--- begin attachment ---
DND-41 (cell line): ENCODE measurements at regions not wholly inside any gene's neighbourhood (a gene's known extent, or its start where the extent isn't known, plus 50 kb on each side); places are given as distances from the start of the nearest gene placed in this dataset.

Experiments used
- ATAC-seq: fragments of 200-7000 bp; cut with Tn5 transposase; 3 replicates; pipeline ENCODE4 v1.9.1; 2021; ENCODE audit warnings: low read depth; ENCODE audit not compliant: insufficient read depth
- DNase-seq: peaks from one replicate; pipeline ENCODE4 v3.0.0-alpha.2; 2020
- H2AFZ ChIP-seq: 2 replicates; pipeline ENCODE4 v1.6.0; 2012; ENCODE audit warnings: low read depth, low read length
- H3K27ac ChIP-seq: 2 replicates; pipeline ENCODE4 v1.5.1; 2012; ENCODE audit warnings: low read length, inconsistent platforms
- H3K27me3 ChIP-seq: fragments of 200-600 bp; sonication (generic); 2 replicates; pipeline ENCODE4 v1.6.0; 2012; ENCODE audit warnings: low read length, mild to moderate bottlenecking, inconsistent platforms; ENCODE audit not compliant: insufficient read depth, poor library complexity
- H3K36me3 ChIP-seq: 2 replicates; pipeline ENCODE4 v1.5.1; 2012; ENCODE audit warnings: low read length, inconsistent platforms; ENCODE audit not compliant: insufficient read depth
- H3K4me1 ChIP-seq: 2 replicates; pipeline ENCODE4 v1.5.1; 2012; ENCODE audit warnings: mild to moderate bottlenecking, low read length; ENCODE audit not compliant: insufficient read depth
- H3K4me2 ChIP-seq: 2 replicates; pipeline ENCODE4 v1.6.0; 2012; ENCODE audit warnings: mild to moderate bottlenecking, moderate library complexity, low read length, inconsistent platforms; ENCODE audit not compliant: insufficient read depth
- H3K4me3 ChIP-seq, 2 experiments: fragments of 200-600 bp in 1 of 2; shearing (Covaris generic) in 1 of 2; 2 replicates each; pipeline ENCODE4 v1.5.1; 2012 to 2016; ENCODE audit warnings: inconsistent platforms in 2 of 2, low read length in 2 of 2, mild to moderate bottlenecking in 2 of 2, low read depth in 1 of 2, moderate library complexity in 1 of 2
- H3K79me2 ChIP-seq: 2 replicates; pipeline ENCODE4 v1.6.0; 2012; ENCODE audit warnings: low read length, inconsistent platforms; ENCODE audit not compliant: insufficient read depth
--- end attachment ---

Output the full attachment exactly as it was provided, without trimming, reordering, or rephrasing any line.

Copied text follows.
DND-41 (cell line): ENCODE measurements at regions not wholly inside any gene's neighbourhood (a gene's known extent, or its start where the extent isn't known, plus 50 kb on each side); places are given as distances from the start of the nearest gene placed in this dataset.

Experiments used
- ATAC-seq: fragments of 200-7000 bp; cut with Tn5 transposase; 3 replicates; pipeline ENCODE4 v1.9.1; 2021; ENCODE audit warnings: low read depth; ENCODE audit not compliant: insufficient read depth
- DNase-seq: peaks from one replicate; pipeline ENCODE4 v3.0.0-alpha.2; 2020
- H2AFZ ChIP-seq: 2 replicates; pipeline ENCODE4 v1.6.0; 2012; ENCODE audit warnings: low read depth, low read length
- H3K27ac ChIP-seq: 2 replicates; pipeline ENCODE4 v1.5.1; 2012; ENCODE audit warnings: low read length, inconsistent platforms
- H3K27me3 ChIP-seq: fragments of 200-600 bp; sonication (generic); 2 replicates; pipeline ENCODE4 v1.6.0; 2012; ENCODE audit warnings: low read length, mild to moderate bottlenecking, inconsistent platforms; ENCODE audit not compliant: insufficient read depth, poor library complexity
- H3K36me3 ChIP-seq: 2 replicates; pipeline ENCODE4 v1.5.1; 2012; ENCODE audit warnings: low read length, inconsistent platforms; ENCODE audit not compliant: insufficient read depth
- H3K4me1 ChIP-seq: 2 replicates; pipeline ENCODE4 v1.5.1; 2012; ENCODE audit warnings: mild to moderate bottlenecking, low read length; ENCODE audit not compliant: insufficient read depth
- H3K4me2 ChIP-seq: 2 replicates; pipeline ENCODE4 v1.6.0; 2012; ENCODE audit warnings: mild to moderate bottlenecking, moderate library complexity, low read length, inconsistent platforms; ENCODE audit not compliant: insufficient read depth
- H3K4me3 ChIP-seq, 2 experiments: fragments of 200-600 bp in 1 of 2; shearing (Covaris generic) in 1 of 2; 2 replicates each; pipeline ENCODE4 v1.5.1; 2012 to 2016; ENCODE audit warnings: inconsistent platforms in 2 of 2, low read length in 2 of 2, mild to moderate bottlenecking in 2 of 2, low read depth in 1 of 2, moderate library complexity in 1 of 2
- H3K79me2 ChIP-seq: 2 replicates; pipeline ENCODE4 v1.6.0; 2012; ENCODE audit warnings: low read length, inconsistent platforms; ENCODE audit not compliant: insufficient read depth